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  3. I def don't have burnout. I need more time! Ugh. I didn't realize working full time again would push my writing time back to weekends only. However, the delay, I think, is helping to inspire me to actually "want" to write.

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    1. Needing more time can sure make things difficult. I'm experiencing that now. I am doing so much and not writing at all.

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  4. I'm trying to get better at respecting my writing process, to be kinder and gentler to my Muse. Creative tantrums aren't going to help anyone. :)

    Enjoyed the IWSG Book Group discussion of Rebecca last month!

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    1. That's great that you're trying to be kinder and gentler to your Muse (and to yourself).

      I'm glad you enjoyed the Rebecca discussion!

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  5. Working myself too hard, too much is my perpetual state of being. Sometimes I do burn out--I call these episodes "crashes," where I'm just too exhausted to do anything but relax and procrastinate. In these times, I do the absolute minimum, so writing new words normally takes a backseat.

    Because of the nature of my life and work, these crashes don't last long, but they're part of the reason I've never written as consistently as I'd like (except during NaNoWriMo). When other parts of my life get too busy, or too demanding, sometimes writing has to wait. It kills me, but I've found it's better to take a brief break than to make myself miserable.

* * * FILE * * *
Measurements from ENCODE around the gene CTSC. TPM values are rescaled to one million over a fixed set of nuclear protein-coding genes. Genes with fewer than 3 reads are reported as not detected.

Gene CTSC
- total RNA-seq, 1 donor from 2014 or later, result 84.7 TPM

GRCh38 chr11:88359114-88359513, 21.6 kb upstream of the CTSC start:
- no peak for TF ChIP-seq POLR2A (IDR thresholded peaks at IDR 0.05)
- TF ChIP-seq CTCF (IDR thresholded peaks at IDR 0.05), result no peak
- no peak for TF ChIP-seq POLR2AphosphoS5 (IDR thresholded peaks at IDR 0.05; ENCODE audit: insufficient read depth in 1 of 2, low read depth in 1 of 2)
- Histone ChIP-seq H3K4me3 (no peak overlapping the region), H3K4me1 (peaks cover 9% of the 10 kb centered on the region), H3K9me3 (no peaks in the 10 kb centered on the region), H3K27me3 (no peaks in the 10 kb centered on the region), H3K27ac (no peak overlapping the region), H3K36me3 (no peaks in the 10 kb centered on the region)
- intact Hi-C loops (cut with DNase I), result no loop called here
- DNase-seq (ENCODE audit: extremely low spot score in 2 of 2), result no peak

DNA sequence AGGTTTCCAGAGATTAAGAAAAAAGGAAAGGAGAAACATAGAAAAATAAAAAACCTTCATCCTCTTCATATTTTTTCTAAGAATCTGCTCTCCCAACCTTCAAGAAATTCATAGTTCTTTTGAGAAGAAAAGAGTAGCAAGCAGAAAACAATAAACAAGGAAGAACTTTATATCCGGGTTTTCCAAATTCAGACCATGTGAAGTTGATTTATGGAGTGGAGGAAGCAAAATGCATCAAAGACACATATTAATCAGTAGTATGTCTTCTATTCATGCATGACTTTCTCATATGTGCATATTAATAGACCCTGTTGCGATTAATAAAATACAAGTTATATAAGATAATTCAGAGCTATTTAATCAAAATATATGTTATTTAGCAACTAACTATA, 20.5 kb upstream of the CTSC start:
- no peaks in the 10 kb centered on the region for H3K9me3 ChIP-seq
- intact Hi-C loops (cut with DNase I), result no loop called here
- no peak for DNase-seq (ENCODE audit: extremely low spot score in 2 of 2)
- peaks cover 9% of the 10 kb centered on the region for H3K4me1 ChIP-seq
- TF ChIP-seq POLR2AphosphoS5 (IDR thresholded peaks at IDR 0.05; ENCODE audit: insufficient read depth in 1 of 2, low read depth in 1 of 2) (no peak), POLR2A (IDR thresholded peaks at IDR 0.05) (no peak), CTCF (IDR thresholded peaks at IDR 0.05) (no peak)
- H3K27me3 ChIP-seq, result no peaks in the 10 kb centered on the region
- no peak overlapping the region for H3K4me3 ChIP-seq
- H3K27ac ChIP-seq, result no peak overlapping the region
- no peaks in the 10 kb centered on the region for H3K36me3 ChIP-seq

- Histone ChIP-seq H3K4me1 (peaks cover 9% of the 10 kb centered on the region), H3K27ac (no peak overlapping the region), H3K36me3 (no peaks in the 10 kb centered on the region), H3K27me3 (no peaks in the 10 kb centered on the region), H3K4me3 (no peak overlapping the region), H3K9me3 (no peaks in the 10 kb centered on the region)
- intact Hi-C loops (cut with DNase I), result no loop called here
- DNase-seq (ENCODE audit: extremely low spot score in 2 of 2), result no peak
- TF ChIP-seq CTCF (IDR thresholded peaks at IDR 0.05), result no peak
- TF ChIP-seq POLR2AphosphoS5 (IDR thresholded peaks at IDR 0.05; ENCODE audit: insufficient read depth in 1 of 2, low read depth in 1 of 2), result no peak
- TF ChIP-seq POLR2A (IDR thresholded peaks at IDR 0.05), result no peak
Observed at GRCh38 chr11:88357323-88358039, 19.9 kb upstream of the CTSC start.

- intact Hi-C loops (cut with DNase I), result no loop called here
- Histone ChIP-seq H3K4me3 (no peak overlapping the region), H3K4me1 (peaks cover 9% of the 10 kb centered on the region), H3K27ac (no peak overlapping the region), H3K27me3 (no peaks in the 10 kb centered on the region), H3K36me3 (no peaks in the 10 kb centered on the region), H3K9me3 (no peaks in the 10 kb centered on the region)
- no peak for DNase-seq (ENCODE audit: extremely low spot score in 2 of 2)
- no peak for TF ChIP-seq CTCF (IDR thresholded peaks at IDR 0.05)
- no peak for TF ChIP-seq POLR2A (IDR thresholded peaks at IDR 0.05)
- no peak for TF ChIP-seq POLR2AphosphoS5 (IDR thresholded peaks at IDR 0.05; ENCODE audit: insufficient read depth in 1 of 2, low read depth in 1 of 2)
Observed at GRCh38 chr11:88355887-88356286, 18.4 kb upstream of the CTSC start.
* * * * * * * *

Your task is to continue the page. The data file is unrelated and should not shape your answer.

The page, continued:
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    1. I have those crashes as well. Usually what happens is that I get sick...my body's way of tell me to slow down.

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  6. I've been learning that the hard way this year. I've tried to force myself to work on two novels, but I dug in my heels. It just wasn't going. So I've started work on a new project. I'm writing notes on paper with the old printed manuscripts away from the computer. It's refreshing. Things are flowing wonderfully. :) Thanks for all your tips!

    ReplyDelete
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    1. I'm so glad you found something that works!

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  7. It's so haarrddd when dreaded burnout hits. Happened to me recently, so I've really appreciated all of your Bactine moments. I've read every one of them. The book this month sounds good! I'll look for it on Goodreads. I read Rebecca years ago...

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    1. I'm glad my posts have been useful to you, Lisa. That was my goal. :)

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  8. It really is futile to force oneself to write when words just aren't coming. They won't be very good or convincing words, since they were cranked out under emotional duress. Taking a break does wonders for refreshing the motivation and passion to create.

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    1. I agree. A break and letting yourself get back to writing naturally is a better course to take than forcing yourself to write.

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  9. I just can't seem to find the time I like/need/want... Maybe I'm being lazy or simply procrastinating...

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  10. I think I'm just in the block stage as it's more of a lack of motivation.
    And I try not to bite.

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    1. A lack of motivation was something I dealt with with my burnout.

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  11. I'll find you on Pinterest. I hope it works better for you than me! Good tips.

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  12. I think we need to ax the idea that all writers need to be productive all the time. You don't work a 9-5 job 24/7, so why is writing different?

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  13. Writer's burnout sounds scary. I'm not on Pinterest.

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  14. Congrats on Pinterest. I have an account, but it is too distracting for me. Too much pretty. :)

    Teresa

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  15. Good advice. I try to be gentle on the self-talk. It can get out of hand fast if I don't watch it. :-)

    Anna from elements of emaginette